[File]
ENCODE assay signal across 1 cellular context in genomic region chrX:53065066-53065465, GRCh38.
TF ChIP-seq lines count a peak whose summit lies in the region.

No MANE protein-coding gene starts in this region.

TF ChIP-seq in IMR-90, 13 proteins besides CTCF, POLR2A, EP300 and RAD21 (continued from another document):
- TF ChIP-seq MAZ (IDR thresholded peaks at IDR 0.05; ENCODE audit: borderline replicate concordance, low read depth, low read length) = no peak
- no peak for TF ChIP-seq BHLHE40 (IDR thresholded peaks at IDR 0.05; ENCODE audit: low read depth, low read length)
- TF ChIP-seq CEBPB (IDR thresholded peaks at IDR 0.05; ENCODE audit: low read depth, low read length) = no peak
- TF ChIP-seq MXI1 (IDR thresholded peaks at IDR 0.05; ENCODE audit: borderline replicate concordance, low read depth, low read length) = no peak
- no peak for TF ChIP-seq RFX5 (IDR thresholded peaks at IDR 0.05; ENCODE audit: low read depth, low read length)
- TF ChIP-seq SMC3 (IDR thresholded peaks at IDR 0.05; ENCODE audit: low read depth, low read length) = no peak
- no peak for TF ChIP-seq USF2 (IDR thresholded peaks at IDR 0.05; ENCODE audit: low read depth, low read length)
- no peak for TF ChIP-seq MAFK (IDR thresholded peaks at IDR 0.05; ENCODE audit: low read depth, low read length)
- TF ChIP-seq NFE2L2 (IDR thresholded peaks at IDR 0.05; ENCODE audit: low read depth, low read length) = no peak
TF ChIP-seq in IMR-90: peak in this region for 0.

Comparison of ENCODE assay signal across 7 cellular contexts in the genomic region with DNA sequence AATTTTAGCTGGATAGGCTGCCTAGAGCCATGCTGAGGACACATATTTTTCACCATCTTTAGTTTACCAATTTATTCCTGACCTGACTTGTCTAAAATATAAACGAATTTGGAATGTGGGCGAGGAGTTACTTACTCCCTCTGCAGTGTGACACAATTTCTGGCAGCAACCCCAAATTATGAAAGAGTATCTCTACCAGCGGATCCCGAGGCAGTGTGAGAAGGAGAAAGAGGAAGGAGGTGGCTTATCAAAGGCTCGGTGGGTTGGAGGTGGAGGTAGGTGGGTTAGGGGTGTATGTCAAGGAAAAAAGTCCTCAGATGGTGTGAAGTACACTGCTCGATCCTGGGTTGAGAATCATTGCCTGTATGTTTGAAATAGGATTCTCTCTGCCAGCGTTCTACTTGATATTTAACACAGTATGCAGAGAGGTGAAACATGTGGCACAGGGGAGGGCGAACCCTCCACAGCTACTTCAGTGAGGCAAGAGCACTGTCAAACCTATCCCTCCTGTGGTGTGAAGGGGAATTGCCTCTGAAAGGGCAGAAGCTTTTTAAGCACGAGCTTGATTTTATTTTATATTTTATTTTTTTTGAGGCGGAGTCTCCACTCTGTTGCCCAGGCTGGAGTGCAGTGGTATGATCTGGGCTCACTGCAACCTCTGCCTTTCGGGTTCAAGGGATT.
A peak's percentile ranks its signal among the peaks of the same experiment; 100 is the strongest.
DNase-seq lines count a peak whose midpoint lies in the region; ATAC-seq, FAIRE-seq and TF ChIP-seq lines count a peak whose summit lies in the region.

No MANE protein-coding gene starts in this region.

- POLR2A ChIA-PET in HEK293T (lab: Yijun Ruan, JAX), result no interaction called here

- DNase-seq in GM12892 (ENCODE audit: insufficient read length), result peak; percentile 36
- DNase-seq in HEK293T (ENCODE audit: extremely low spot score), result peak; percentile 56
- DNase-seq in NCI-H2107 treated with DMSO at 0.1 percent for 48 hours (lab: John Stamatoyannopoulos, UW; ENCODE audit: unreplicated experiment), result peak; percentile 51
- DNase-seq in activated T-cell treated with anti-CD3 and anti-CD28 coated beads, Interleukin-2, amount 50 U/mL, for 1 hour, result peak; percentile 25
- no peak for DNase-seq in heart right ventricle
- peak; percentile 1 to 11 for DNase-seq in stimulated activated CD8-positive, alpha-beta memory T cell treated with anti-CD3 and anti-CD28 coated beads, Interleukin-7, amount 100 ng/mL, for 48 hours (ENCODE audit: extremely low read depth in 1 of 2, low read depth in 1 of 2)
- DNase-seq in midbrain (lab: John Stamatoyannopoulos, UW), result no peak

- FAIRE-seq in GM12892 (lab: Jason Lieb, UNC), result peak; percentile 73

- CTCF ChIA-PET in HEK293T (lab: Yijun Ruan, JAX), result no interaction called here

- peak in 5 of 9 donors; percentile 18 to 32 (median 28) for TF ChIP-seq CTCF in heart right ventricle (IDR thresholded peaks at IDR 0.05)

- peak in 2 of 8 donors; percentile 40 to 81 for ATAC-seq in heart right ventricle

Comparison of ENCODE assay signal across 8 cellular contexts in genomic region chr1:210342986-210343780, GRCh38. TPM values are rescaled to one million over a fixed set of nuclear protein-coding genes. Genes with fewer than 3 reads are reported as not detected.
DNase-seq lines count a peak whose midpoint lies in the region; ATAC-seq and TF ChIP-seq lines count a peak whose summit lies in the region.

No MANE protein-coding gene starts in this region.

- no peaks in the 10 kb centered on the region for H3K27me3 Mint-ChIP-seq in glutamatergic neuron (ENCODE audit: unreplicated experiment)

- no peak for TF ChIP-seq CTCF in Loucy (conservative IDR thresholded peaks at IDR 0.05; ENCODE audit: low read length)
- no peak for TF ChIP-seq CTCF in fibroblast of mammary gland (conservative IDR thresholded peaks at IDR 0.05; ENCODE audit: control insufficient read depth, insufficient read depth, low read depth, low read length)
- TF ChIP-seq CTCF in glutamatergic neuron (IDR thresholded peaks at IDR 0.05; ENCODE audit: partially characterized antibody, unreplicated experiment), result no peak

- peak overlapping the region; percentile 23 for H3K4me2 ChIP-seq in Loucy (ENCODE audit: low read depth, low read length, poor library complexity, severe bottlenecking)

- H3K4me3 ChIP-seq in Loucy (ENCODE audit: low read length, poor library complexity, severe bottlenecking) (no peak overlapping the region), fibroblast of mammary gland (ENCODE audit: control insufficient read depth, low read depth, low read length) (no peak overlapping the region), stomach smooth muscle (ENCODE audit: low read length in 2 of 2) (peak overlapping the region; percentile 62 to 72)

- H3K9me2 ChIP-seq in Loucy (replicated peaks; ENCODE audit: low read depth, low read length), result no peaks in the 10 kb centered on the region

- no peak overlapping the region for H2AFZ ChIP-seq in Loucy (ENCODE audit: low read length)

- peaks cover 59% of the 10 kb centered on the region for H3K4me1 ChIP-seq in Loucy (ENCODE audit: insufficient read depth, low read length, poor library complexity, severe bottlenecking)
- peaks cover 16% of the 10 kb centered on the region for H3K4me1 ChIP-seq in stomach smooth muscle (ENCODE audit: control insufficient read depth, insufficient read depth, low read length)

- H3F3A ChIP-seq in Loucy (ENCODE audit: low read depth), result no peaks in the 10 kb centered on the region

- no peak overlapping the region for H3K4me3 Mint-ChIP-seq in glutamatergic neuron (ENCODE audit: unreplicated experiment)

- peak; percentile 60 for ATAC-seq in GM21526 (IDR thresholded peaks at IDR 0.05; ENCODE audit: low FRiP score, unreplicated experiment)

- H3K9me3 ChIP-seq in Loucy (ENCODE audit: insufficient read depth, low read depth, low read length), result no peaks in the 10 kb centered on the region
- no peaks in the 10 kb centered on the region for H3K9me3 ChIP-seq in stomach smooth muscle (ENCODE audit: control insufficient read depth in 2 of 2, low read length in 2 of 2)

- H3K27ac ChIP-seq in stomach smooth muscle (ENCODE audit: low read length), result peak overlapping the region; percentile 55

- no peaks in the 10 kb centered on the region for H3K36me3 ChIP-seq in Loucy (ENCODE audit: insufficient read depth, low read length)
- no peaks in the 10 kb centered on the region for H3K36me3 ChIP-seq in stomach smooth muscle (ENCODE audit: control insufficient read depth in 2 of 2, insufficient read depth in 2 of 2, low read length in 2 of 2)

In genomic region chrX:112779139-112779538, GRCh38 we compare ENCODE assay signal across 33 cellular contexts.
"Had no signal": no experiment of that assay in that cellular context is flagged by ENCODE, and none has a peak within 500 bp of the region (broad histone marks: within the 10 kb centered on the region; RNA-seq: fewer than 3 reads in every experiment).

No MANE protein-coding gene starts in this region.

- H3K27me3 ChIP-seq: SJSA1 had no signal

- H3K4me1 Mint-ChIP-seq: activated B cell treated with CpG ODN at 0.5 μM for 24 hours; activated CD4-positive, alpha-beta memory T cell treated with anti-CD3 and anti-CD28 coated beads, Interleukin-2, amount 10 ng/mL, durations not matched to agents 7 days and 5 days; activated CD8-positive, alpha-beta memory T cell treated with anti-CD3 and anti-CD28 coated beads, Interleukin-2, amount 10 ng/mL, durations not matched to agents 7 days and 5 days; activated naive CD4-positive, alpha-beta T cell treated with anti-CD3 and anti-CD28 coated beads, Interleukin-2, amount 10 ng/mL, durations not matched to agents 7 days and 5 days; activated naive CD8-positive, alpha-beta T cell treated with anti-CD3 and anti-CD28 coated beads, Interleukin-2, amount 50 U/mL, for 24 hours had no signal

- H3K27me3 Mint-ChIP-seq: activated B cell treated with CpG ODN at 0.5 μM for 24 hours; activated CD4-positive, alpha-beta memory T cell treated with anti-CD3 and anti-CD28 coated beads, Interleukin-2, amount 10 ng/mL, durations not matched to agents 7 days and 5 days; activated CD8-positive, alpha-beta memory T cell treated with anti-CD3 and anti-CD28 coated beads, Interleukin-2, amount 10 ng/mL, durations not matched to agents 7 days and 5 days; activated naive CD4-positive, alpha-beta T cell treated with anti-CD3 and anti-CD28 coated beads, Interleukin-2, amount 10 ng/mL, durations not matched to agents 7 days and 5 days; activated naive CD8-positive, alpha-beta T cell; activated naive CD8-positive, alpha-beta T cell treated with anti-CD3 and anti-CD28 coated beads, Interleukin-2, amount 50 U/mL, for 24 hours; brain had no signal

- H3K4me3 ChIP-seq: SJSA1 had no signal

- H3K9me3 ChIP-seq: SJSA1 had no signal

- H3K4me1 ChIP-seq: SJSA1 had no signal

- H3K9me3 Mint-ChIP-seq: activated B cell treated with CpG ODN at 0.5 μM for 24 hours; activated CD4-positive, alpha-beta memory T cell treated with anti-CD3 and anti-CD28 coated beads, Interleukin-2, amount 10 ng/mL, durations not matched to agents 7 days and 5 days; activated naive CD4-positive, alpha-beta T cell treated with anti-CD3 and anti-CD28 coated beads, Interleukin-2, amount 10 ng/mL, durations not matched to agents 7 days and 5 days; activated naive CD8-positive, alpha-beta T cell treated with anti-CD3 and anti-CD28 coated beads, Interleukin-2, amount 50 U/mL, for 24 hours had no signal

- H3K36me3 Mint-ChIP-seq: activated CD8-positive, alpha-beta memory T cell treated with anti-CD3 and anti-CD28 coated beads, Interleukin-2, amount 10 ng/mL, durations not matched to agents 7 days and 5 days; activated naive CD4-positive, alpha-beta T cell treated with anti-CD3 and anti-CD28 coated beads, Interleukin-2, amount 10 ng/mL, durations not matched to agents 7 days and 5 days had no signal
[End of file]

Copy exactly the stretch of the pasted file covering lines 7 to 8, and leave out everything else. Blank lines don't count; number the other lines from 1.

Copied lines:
- TF ChIP-seq CEBPB (IDR thresholded peaks at IDR 0.05; ENCODE audit: low read depth, low read length) = no peak
- TF ChIP-seq MXI1 (IDR thresholded peaks at IDR 0.05; ENCODE audit: borderline replicate concordance, low read depth, low read length) = no peak